Five years ago, the head of the cemetery administration and trained gardener, Walter Pois, had the idea of reusing abandoned graves. Since then, around 20 of them have been planted and instead of flowers, zucchini, strawberries and tomatoes are now taking root here.
Some of these grave beds are rented out, but most are looked after by the cemetery’s own employees. They use the opportunity to plant vegetables here, also to have an “additional snack”, Pois told “Vienna Today” on Friday.
Photo series with 13 pictures
There is no need to worry about unwanted contact, Pois dispels concerns: the deceased lie so deep that the roots of the plants do not come into contact with them. There is at least a meter of earth between the surface and the deceased below.
Pesticides not allowed
The idea came to him and his team when they were wondering how to deal with abandoned graves in order to protect them from neglect, says the former gardener from Lower Austria. In his view, the planting is a good solution for the dignified maintenance of the burial sites.
The cultivation on the graves is varied. “We have the opportunity to grow zucchini, tomatoes, lettuce, chives, parsley, strawberries,” a hobby gardener tells ORF Vienna. Almost anything is allowed, but pesticides are not one of them.
“A little something new”
The initial skepticism has given way to enthusiasm among most of the cemetery visitors, reports the cemetery director: “We had to explain a lot.” But today there are only a few critical voices. “Now it’s actually the case that it’s been accepted quite well and that people are also happy that we’re a bit more modern and that something new is happening.”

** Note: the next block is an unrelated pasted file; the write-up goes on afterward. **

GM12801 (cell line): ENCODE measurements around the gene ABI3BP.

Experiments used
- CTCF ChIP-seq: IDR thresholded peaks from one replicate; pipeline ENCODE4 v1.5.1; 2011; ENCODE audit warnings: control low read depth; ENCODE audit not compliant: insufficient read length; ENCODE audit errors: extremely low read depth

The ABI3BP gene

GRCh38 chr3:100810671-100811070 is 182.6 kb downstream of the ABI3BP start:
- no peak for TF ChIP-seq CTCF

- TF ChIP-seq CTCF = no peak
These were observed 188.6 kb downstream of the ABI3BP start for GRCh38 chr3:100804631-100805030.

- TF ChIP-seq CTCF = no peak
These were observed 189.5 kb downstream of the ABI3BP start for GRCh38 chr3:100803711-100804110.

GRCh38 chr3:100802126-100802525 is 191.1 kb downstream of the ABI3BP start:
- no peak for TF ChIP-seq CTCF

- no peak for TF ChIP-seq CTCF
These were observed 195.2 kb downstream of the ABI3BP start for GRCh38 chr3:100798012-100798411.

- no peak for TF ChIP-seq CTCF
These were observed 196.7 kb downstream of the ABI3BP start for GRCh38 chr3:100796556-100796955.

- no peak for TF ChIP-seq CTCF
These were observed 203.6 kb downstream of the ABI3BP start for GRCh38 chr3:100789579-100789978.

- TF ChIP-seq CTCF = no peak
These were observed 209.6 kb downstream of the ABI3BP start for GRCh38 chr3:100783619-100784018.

Urban Gardening am Friedhof
The Evangelische Friedhof Matzleinsdorf in Vienna offers vegetable growing and harvesting on abandoned graves. The somewhat unusual way of gardening can be found on Triester Straße.
Tombstones become bookstones
There are also several open book stones in the cemetery on Triester Straße. For Pois, a cemetery is much more than just a place of remembrance. Especially during the pandemic, he observed that people used the burial ground for walks and recreation – hence his idea of the book stones.
“The point is that old tombstones that are historical and abandoned are not simply disposed of, but that their use changes. Some of the stones have niches. And books are placed there that anyone can borrow or, if they have books, they can put them in – so that everyone can borrow them.”
Bee trail is to come
There are also beehives in the cemetery, the honey is sold. A bee trail through the cemetery is currently being planned and may come this year, says Pois. Without a doubt, however, the cemetery remains primarily a final resting place for the deceased. The 20 graves currently planted are only a fraction of the Matzleinsdorf cemetery, which has a total of 8,600 graves.
Around 1,500 of them have been released, the free newspaper “Heute” reported this week. Hobby gardeners can rent the free grave areas – for the price of a grave rent. A request can be made to the cemetery administration.